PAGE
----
“Examine yourselves to see whether you are living in the faith.” (2 Corinthians chapter 13 verse 5)

The answer to the question, “Do you pray enough?”, is between your conscience and God. A major theme, I think, of Christ Jesus’ prayer in John’s gospel, chapters 15 to 17, is that in the end everything and everyone will be one with God and his love. If that is so, then prayer – time spent with God, time consciously acknowledging his presence whether felt or not, time that may or may not use words – prayer is our home. Home with God is where we are going – at least for those who follow Christ. Prayer is important.

Now, at this point I must say that I am not a particularly good pray-er. It is God who can be relied upon – not me. But as it is the beginning of Lent (this post published on Ash Wednesday) and traditionally for Christians a time of self-examination, then you might ask yourself this question: “Do I pray enough?”

Someone, a few years ago now, told me that they were too busy to pray. So I asked them, “Do you have time to eat?” And, naturally they said “Yes”. “Do you have time to go shopping?” (for food). Again, they said “Yes”. Then I suggested that prayer was an essential part of our lives as much as food. To be sure we have different tastes, different meal times. Some people only eat meals three times a day; others graze and snack several times a day. When we are ill we might go without food for days (though we still need to drink water, at least) and sometimes we are so caught up in events that we miss a meal and catch up later. But if we go for days without food at all we become weak, more prone to becoming ill or worse.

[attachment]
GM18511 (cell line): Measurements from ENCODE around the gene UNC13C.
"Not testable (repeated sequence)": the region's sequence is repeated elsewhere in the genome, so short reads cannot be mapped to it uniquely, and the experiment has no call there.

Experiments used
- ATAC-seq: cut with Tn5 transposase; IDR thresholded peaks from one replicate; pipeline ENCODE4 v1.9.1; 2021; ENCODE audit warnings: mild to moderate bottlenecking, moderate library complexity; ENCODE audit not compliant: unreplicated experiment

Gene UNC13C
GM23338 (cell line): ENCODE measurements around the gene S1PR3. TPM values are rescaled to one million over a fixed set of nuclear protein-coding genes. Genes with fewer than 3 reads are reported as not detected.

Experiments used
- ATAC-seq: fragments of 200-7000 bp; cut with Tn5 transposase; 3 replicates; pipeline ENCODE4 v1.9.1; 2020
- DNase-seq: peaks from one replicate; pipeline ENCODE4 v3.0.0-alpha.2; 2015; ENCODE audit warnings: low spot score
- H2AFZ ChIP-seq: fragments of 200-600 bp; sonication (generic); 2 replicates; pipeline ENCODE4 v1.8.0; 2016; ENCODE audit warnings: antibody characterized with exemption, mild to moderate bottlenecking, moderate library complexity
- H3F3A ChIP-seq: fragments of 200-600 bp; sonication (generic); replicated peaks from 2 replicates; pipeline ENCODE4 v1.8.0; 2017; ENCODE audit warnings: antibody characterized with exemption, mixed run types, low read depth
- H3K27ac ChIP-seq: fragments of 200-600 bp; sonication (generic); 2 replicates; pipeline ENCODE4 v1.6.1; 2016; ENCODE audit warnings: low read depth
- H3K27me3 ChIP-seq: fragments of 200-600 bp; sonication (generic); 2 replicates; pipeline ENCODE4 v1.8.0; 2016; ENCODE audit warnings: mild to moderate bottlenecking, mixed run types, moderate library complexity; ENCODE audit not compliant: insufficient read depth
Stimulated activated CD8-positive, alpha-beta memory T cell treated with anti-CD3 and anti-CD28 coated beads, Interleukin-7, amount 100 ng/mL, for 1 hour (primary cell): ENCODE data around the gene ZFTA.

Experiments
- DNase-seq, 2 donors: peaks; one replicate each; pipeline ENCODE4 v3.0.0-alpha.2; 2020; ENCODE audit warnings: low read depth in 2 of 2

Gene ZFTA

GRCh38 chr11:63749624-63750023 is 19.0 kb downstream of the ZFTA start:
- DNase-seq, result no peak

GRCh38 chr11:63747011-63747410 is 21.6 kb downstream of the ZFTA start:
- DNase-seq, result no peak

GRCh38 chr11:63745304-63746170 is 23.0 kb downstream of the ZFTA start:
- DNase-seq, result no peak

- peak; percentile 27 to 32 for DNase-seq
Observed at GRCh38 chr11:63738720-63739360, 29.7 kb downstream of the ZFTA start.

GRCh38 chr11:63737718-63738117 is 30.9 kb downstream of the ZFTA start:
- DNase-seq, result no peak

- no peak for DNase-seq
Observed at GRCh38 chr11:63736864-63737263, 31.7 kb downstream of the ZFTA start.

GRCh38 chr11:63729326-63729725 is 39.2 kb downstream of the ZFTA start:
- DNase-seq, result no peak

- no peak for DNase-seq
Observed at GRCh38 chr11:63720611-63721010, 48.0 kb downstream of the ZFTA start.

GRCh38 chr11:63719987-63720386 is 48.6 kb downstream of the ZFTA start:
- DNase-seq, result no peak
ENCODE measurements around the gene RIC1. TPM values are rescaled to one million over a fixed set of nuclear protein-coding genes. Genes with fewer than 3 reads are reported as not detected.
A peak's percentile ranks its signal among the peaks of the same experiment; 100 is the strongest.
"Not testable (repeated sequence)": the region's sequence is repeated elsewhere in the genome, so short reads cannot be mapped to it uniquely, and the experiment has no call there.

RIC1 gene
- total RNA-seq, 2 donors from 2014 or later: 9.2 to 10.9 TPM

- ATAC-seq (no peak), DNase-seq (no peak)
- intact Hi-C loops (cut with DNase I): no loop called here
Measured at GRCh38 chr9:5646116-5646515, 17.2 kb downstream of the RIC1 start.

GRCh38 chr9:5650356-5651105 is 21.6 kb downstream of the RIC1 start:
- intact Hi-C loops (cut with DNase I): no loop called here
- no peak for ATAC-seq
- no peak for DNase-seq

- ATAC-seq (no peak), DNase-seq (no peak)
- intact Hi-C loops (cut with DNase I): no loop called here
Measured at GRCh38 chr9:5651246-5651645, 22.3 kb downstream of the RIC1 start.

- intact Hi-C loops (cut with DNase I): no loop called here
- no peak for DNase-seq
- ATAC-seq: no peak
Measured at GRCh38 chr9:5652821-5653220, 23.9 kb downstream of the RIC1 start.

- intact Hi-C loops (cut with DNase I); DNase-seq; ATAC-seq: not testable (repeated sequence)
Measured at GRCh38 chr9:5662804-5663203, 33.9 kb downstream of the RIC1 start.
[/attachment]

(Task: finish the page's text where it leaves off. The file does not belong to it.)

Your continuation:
By analogy the same can be said of prayer: some of us use set prayers at particular times of day; some have informal prayers; others use ‘arrow prayers’ and pray little but often; others have prayers before a meal and pray every time they set off on a journey no matter how long or short. If we are ill we may not have the strength to pray (or even be unconscious) or we may be so caught up in some emergency that prayer is a likely as grabbing a bite to eat. But to go without prayer, I would suggest, is as serious as going without food: we can live without it but not for ever.

To my friend I suggested that one should pray at least as often as one eats and go to church (or equivalent) at least as often as one goes shopping. However, this is not a rule intended to set us up to fail. That is not the point. Apart from some very disciplined souls I doubt many of us would succeed in this for more than some of the time. The point is rather to show how important prayer is. It is essential – not because we need to pray in any particular way, but because we need God.

I haven’t forgotten that Christian living also includes time spent with other people, good works, study and time out for re-creation. It may be that it is one of those which you decide to re-examine. For now, though, howsoever you decide to observe it, may you have a fruitful Lent.

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